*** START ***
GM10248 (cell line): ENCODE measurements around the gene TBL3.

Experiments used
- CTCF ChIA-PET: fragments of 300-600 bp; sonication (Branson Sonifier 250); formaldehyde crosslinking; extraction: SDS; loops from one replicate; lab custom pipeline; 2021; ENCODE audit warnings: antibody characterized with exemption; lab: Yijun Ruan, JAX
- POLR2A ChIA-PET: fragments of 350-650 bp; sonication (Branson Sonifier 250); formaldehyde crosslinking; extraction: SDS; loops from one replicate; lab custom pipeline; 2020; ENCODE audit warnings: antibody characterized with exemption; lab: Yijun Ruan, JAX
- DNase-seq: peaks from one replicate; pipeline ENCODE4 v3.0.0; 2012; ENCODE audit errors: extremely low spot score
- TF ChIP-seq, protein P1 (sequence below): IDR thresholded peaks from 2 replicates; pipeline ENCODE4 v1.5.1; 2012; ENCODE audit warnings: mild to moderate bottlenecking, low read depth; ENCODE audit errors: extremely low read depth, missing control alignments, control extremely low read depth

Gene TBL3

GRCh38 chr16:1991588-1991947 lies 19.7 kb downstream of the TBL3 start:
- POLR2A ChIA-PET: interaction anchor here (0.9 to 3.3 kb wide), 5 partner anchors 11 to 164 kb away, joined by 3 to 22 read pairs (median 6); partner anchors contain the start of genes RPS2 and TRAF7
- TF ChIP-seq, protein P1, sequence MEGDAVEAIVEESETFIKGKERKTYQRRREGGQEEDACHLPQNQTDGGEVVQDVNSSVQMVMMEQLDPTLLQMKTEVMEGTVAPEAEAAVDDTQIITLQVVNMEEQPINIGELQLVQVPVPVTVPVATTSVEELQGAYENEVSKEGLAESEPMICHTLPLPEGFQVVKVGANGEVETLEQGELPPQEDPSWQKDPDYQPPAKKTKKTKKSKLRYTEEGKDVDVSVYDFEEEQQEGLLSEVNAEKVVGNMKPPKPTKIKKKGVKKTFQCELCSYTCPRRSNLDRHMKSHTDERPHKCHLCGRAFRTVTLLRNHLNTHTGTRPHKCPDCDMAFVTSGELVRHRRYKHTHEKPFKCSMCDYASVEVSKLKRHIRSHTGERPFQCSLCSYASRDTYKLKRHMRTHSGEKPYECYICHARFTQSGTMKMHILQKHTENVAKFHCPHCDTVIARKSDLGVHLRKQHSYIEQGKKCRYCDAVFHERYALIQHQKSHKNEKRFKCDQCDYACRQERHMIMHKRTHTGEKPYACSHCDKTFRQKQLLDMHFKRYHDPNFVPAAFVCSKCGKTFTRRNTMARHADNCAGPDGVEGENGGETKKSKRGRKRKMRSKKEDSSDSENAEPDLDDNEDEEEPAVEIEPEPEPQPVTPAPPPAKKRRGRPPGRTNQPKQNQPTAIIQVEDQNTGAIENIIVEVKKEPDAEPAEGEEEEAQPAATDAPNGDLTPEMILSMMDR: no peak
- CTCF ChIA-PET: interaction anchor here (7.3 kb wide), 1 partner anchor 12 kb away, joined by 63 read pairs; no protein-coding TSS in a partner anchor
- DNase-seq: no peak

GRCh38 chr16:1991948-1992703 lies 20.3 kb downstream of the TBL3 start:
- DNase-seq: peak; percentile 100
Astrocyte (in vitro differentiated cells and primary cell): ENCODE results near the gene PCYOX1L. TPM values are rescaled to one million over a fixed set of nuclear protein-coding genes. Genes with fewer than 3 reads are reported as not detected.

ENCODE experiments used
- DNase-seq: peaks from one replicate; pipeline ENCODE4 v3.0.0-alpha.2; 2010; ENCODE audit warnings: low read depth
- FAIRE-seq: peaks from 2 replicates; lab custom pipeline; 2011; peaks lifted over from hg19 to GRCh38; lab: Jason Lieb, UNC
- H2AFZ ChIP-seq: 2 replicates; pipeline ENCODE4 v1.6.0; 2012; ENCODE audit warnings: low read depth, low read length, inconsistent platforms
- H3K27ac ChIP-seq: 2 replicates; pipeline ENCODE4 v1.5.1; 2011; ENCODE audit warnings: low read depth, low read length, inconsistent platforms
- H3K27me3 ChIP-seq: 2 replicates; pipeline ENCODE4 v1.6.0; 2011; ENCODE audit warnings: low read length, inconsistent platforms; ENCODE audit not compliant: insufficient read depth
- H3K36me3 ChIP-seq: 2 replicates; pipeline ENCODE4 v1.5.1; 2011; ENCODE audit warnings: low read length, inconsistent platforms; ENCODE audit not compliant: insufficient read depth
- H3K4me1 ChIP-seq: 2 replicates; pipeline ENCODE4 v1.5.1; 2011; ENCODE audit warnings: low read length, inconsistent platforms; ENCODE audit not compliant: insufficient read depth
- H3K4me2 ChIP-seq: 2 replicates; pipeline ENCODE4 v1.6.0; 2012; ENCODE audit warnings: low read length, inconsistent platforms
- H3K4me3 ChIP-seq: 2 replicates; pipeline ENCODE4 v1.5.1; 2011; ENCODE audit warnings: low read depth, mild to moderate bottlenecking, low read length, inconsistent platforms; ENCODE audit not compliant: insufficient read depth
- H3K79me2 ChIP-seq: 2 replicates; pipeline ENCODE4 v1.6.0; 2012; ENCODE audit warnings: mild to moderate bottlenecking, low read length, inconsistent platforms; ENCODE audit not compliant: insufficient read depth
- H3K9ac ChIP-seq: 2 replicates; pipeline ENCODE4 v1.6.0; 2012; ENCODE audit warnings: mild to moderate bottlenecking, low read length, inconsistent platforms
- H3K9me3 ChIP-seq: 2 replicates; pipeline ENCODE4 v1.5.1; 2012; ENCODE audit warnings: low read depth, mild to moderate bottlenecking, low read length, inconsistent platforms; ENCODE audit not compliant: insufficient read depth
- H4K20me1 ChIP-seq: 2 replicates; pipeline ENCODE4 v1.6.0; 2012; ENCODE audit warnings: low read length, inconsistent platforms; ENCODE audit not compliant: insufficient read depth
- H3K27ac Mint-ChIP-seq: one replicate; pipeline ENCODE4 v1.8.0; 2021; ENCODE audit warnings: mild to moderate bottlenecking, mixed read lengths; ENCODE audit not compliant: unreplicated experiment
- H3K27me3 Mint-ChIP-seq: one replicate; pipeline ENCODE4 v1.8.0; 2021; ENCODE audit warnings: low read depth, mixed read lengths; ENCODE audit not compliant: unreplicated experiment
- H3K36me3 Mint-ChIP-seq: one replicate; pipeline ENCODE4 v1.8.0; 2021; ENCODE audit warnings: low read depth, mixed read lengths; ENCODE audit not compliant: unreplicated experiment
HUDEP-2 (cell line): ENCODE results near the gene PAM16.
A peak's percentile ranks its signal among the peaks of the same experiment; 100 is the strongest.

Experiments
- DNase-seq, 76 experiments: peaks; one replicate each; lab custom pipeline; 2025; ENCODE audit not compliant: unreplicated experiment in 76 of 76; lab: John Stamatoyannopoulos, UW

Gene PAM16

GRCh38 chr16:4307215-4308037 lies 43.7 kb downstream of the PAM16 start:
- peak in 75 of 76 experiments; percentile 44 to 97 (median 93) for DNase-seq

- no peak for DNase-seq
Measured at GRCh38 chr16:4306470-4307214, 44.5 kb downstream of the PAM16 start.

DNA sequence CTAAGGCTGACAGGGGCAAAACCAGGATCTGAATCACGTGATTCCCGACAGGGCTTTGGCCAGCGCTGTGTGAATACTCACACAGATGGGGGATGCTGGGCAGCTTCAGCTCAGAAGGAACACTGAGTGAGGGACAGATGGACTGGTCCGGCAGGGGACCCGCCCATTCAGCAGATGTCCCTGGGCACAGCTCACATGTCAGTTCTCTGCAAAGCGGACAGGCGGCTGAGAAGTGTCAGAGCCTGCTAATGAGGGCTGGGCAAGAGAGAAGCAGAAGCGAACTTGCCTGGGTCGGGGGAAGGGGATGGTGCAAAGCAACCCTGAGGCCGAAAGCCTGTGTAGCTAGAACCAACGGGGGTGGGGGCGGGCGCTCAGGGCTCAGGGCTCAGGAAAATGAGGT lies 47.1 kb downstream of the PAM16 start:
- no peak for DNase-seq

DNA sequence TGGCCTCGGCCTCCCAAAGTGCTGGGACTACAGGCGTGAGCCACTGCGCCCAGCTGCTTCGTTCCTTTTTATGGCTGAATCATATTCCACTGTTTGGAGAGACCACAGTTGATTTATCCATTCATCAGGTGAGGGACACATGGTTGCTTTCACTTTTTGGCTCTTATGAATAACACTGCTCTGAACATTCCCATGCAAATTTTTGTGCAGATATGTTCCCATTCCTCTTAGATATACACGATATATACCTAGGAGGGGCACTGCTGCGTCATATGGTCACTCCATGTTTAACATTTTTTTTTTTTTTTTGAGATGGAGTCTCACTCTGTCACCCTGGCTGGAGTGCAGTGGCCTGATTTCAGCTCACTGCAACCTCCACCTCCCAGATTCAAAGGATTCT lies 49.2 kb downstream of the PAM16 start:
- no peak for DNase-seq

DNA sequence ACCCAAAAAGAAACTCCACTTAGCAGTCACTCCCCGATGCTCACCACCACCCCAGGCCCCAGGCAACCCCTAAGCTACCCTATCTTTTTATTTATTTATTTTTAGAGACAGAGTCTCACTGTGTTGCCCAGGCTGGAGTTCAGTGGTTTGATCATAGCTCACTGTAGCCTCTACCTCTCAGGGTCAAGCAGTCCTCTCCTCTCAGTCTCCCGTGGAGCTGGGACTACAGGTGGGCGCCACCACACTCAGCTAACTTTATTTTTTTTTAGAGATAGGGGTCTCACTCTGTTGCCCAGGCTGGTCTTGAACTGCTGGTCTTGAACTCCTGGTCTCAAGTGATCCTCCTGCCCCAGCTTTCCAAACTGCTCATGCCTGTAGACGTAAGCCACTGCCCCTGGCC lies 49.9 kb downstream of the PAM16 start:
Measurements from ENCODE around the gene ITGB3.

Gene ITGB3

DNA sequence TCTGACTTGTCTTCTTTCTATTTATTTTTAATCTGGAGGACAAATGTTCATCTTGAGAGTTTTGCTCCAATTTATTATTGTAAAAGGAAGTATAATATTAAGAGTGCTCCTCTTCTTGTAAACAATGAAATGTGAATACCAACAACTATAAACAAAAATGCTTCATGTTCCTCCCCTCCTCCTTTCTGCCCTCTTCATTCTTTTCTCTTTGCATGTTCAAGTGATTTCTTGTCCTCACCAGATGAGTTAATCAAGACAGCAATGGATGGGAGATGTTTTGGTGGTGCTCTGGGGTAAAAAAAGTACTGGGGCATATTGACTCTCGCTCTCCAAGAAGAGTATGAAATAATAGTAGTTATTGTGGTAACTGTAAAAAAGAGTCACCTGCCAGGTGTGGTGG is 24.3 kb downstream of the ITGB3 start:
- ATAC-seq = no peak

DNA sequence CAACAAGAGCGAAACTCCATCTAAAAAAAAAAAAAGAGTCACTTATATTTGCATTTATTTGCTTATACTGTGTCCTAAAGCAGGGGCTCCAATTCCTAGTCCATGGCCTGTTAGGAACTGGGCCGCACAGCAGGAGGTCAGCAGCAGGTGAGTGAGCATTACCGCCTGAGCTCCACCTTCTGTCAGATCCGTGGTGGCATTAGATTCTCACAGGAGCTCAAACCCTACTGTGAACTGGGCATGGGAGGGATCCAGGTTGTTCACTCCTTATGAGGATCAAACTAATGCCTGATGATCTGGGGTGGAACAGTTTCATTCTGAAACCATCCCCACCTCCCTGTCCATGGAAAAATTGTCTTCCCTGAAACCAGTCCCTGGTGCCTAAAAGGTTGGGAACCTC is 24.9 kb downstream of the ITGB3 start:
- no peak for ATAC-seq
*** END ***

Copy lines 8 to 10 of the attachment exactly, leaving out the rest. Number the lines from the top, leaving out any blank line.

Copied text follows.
GRCh38 chr16:1991588-1991947 lies 19.7 kb downstream of the TBL3 start:
- POLR2A ChIA-PET: interaction anchor here (0.9 to 3.3 kb wide), 5 partner anchors 11 to 164 kb away, joined by 3 to 22 read pairs (median 6); partner anchors contain the start of genes RPS2 and TRAF7
- TF ChIP-seq, protein P1, sequence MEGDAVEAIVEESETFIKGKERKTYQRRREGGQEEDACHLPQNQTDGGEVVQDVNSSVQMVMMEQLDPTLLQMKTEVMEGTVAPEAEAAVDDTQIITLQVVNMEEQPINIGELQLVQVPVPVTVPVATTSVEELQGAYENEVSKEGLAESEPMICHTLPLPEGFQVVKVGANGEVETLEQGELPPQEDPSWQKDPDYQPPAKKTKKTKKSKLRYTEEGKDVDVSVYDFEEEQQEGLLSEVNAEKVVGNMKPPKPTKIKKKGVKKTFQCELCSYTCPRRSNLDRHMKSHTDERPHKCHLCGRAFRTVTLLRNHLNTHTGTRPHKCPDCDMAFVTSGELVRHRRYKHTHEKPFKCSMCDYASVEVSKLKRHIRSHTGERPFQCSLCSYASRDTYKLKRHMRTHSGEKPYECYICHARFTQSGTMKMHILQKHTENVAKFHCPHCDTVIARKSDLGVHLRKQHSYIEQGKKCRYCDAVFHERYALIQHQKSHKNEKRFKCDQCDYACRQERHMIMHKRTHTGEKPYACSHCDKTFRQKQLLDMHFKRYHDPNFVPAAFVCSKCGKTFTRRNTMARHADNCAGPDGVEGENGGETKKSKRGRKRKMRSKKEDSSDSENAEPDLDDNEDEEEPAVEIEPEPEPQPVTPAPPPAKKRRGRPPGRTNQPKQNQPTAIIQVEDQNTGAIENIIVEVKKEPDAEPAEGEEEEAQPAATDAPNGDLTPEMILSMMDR: no peak